In 2014, Chad Verry launched The Little Warrior WOD, inspired by hero workouts, to help children fight against childhood cancer.
His first official WOD acted as a final workout to the Open — it was 14.6 at CrossFit Southie in Boston, Massachusetts. Since then, Verry has continued the tradition of finishing out the Open with The Little Warrior WOD, hosing 15.6 and 16.6 at the same location.
CrossFit Southie is where Greg Lukas first heard of The Little Warrior Foundation. But when his job moved him from Massachusetts to Wilmington, North Carolina, Lukas wanted to take The Little Warrior Project with him. “I don’t live in Boston any longer. And my thought was why don’t we make this as big as we could? So, if we could replicate the money they raised and everything in Boston on a single weekend workout, I would love to see it go to different Boxes across the nation,” said Lukas.
So he approached the Affiliate of his new Box, Port City CrossFit, in 2016 about making The Little Warrior WOD a thing after the Open. The owner of the Box, Keith Nelson, jumped onboard. “When I started training with Keith, he’s always been open to and supportive of things I’ve tried to do,” said Lukas. “The CrossFit community, as I’m sure you’re aware, so collaborative and so giving at its core, it’s actually what I fell in love with. I could give a shit about the workouts.”
And the 16.6 workout was not easy:
16.6 The Ups and Downs and the Unknowns:
14 Kettlebell swings
5 minutes of “remission”
16.6a: The Full on Flight
5 Minute AMRAP
Clean and Jerks (165/110)
With the various weights and athletes participating in The Little Warrior WOD at Port City CrossFit, Lukas said he relied on Nelson, Heidi Platow — who runs the Box’s social media — and another member at the Box for help in organizing it.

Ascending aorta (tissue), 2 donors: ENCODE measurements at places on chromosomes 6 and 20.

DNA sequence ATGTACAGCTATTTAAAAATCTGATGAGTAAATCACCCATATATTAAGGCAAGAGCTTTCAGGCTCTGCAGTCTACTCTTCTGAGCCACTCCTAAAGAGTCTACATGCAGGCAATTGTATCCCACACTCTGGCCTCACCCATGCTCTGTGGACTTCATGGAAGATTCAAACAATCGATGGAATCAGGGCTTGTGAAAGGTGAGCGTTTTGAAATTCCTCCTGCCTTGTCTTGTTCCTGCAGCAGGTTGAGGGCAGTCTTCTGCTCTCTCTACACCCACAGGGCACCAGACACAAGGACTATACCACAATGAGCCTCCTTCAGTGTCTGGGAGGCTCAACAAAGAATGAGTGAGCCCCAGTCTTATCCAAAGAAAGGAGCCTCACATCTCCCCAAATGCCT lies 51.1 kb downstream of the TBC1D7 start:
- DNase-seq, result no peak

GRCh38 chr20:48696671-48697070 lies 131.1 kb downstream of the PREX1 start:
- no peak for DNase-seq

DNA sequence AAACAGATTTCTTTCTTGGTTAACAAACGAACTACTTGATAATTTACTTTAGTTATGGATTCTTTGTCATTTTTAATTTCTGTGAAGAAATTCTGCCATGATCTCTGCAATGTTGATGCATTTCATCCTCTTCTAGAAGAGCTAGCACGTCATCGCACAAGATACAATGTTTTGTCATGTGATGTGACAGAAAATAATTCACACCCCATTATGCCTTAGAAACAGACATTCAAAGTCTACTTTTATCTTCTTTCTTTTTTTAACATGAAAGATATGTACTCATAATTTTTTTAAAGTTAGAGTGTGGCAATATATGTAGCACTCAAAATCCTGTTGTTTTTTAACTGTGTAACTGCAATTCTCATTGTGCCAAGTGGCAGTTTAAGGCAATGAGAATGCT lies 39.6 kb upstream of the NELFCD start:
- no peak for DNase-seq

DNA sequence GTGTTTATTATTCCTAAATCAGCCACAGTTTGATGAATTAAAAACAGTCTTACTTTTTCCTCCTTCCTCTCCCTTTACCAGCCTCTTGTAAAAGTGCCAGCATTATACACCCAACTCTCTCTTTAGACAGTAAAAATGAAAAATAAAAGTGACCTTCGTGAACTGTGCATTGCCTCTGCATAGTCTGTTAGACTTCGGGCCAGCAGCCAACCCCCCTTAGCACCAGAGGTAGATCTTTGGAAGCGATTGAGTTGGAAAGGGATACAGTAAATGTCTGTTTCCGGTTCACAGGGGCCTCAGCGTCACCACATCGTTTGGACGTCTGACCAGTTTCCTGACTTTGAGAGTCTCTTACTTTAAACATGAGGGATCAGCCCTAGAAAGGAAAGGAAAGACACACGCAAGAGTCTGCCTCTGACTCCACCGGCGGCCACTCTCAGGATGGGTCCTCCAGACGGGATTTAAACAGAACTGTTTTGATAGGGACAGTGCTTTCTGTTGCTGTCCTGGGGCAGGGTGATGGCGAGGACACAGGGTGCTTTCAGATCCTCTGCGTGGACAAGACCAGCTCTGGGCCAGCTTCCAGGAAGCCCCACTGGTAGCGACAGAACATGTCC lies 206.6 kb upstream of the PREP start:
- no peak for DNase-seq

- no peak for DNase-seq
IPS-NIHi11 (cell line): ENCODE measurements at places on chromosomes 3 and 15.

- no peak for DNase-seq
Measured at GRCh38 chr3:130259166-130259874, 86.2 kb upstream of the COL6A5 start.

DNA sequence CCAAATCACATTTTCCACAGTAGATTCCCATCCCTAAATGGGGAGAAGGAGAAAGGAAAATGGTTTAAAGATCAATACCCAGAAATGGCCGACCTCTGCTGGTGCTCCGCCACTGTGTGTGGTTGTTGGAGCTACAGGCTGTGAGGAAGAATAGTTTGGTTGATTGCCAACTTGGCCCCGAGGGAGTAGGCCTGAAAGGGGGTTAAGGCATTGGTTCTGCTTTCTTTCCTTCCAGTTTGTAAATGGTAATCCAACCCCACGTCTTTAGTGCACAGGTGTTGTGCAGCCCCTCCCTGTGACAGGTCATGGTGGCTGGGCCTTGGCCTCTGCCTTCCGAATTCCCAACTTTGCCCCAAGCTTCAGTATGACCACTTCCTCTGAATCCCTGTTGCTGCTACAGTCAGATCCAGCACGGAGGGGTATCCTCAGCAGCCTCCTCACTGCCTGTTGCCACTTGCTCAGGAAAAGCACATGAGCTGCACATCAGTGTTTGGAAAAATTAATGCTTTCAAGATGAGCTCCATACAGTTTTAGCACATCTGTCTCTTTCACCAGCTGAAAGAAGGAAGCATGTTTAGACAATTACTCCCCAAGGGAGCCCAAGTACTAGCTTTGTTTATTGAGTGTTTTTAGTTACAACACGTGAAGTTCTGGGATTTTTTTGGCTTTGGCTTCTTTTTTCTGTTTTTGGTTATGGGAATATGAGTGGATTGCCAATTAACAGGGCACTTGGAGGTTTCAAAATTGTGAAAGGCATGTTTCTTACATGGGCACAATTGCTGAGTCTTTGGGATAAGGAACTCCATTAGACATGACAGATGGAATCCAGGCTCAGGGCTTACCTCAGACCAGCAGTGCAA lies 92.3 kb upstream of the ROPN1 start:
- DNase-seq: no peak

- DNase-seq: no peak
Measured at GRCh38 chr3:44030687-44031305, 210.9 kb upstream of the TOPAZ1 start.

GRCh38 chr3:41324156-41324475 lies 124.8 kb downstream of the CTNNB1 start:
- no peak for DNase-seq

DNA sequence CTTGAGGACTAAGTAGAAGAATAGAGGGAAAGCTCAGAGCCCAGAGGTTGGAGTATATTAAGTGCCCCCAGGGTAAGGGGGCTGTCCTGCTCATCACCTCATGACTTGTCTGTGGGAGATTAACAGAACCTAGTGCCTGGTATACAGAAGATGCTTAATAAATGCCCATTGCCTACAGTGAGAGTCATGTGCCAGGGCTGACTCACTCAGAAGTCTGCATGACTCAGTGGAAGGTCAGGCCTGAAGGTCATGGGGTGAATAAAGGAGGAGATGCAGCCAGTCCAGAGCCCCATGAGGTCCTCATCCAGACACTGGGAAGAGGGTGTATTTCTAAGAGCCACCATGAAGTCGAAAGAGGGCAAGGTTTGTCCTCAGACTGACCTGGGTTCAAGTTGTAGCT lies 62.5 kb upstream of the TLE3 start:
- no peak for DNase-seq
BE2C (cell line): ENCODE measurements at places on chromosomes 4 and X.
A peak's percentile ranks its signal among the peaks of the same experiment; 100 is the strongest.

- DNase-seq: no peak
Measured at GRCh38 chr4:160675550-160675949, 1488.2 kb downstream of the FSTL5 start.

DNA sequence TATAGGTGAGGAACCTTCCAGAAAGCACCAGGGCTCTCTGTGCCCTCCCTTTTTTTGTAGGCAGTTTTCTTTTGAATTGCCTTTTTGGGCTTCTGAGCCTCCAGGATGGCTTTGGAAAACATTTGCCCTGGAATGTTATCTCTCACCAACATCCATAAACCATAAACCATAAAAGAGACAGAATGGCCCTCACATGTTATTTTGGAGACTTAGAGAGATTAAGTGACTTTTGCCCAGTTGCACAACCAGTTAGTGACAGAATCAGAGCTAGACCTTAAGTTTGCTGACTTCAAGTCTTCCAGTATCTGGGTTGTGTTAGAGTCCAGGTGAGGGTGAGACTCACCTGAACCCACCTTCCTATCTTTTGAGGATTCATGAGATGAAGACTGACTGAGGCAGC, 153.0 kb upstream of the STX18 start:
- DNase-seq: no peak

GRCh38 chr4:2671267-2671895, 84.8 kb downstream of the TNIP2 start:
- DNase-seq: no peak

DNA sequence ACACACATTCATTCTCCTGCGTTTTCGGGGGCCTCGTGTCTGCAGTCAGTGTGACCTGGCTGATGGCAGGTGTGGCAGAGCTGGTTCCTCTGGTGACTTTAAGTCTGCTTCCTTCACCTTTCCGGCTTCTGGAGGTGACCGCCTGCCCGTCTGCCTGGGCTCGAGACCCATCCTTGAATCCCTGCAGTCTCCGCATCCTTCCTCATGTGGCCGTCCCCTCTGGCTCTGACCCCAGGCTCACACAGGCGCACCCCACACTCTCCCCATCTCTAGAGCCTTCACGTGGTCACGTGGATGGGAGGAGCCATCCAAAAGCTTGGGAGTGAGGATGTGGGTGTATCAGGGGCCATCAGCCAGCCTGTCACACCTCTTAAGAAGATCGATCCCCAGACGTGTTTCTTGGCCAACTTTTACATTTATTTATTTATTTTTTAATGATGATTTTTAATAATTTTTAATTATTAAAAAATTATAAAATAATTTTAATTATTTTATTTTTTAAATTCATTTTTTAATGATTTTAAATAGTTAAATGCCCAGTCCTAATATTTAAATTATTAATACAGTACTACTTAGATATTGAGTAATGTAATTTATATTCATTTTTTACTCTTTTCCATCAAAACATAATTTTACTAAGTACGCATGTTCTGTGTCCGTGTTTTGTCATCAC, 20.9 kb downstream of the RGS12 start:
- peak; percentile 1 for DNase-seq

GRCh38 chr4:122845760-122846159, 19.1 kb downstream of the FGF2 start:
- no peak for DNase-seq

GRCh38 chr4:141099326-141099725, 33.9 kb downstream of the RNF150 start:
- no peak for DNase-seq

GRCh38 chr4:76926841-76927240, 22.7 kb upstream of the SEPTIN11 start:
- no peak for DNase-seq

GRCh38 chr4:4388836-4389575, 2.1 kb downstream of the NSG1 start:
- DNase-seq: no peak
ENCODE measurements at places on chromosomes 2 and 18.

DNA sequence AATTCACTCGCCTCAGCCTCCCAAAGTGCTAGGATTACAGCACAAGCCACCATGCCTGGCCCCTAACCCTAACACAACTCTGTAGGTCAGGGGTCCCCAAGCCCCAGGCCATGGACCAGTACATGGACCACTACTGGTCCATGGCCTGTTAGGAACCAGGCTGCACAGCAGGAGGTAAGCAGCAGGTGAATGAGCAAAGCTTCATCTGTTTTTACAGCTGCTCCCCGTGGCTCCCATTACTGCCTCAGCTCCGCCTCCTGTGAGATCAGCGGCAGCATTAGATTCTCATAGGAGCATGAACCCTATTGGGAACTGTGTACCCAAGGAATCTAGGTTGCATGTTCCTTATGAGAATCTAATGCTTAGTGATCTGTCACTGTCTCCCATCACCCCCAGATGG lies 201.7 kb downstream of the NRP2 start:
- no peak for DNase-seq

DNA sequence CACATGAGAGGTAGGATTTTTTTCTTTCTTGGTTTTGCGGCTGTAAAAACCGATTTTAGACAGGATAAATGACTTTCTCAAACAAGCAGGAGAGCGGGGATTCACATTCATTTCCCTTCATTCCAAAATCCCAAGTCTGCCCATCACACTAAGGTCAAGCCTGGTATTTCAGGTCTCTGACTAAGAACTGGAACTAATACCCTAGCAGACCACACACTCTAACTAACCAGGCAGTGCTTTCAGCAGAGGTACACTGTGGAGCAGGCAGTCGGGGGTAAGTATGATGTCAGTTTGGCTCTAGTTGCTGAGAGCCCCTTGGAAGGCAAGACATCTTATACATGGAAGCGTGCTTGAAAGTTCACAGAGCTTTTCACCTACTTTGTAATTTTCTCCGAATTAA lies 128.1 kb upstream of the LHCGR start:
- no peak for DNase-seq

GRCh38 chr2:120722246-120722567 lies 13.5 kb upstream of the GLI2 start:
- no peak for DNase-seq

But he also relied on his knowledge of attending over 40 competitions to execute the event. Lukas’ job at a Biotech pharmaceutical company has caused him to travel a lot. He has visited just shy of 500 Boxes, which has allowed him to attend local and major competitions, like the CrossFit Games and Wodapalooza. “I was typing this email to Keith basically saying, ‘I’ve seen what’s good. I know what’s good. I know what well-run comps look like. I’ve helped with the details behind the scenes in some of these. I’ve done a lot of learning about what’s good and what an excellent experience looks like.’ To me, it was more of the execution of the competition. I sweat all the details,” said Lukas.
But The Little Warrior WOD would not have happened at Port City CrossFit if Nelson hadn’t made Lukas feel comfortable enough to suggest it. “The members follow the Coaches. So if your Coaches can open up the door for creativity to the members,” said Lukas, “I think it comes from the members speaking up of what they have seen or what they would like to see. And then it comes from a really good committed owner/coaching staff to help pull it out of people.”